Traditional teacher evaluation procedures involve the school leader providing feedback in a summative form to the classroom teacher (Tuytens & Devos, 2011). The function of the administrator to be both supervisor and evaluator is a contrasting role. There are four main purposes of teacher evaluation: improvement, accountability, staff development, and personnel decisions (Darling-Hammond, Wise, & Pease, 1983; Tuytens & Devos, 2011). Administrators are already constrained for time and resources. Therefore, fulfilling all four purposes through the current evaluation process in California is becoming increasingly difficult.
Using peers in the evaluation process is an alternative evaluation method being explored across the country, specifically in the form of Peer Assistance and Review (PAR; Goldstein, 2004; Matula, 2011; Weems & Rogers, 2010). The problem this research addressed was the efficacy of teacher evaluation systems and how evaluative practice can be improved from the perspectives of principals and Consulting Teachers (CTs) with experience in the PAR program.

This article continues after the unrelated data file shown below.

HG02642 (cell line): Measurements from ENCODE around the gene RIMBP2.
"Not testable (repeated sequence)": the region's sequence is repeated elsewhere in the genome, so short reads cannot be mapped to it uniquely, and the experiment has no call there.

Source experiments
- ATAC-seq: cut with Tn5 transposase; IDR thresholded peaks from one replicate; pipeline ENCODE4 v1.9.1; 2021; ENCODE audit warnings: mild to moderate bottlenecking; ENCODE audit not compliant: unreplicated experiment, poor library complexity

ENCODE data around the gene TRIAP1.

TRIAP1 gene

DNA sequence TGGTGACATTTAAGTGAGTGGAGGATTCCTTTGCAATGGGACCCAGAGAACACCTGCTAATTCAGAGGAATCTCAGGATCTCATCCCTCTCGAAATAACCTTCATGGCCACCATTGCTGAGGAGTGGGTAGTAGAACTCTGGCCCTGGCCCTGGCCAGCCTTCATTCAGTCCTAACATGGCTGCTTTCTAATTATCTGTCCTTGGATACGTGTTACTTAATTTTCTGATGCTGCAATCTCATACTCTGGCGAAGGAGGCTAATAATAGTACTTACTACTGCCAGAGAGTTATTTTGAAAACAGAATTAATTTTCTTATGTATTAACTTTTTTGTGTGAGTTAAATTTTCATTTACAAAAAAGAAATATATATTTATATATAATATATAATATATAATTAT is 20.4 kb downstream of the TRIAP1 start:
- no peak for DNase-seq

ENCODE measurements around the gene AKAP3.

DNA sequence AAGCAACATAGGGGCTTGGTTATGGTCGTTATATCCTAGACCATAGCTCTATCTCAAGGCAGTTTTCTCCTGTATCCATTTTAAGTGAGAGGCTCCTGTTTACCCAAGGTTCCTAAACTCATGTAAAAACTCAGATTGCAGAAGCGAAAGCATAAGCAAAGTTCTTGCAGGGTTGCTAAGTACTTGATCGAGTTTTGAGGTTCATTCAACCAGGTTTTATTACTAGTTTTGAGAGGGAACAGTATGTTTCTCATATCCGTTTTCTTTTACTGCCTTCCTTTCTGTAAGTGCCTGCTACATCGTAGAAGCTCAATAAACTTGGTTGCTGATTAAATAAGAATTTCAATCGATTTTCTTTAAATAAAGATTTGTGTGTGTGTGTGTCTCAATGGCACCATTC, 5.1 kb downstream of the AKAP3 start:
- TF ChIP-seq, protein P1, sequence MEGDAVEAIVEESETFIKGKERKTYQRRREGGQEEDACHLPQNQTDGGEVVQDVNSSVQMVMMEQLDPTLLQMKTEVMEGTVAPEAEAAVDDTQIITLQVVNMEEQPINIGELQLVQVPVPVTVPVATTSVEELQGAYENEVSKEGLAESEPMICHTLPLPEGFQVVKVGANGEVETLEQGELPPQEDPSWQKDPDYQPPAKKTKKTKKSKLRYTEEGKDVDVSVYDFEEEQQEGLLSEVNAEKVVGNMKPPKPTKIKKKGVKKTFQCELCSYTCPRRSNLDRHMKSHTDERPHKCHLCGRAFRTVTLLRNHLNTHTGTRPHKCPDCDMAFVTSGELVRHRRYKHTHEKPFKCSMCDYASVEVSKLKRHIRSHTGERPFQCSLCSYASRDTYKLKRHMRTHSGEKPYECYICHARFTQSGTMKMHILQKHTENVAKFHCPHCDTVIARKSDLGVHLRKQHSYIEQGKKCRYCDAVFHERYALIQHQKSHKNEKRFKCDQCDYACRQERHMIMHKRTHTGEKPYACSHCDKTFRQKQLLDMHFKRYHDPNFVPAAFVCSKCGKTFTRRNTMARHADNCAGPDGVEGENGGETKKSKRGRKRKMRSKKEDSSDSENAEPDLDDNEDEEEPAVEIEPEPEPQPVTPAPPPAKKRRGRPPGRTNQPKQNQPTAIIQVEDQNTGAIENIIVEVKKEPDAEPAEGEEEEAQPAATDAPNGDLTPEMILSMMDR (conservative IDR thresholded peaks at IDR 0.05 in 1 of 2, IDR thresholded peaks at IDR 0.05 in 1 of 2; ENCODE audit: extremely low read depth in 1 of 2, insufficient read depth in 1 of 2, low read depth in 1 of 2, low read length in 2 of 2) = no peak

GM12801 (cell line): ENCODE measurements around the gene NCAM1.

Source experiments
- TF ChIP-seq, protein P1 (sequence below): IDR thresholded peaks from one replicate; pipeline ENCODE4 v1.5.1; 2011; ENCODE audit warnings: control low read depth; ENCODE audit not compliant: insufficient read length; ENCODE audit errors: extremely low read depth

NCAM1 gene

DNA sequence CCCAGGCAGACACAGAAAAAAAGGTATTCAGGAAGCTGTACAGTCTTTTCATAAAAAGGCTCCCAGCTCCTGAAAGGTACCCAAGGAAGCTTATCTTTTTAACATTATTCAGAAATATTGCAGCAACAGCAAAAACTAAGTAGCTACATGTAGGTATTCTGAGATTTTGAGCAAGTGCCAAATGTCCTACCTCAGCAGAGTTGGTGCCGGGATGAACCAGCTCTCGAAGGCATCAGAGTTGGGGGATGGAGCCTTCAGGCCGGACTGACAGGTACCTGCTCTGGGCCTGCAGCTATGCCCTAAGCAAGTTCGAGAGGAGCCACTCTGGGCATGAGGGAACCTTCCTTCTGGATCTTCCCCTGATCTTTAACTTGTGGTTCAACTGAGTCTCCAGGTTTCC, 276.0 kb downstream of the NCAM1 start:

The study found principals and CTs had mixed reactions regarding the inclusion of PAR as a multiple measure for teacher evaluation. All participants' perceptions of the role of the CT included the common language of supporter, helper, coach, and mentor, which matched the PAR documents from each district. The data showed that subjectivity, fear, and lack of time, negatively impacted the traditional teacher evaluation process and that involving peers in the process could be beneficial.
|School:||California State University, Fullerton|
|School Location:||United States -- California|
|Source:||DAI-A 76/06(E), Dissertation Abstracts International|
|Subjects:||Educational evaluation, Higher Education Administration, Educational leadership|
|Keywords:||Alternative Evaluation, Multiple Measures, PAR, Peer Assistance Review, Peer Coaching, Teacher Evaluation|
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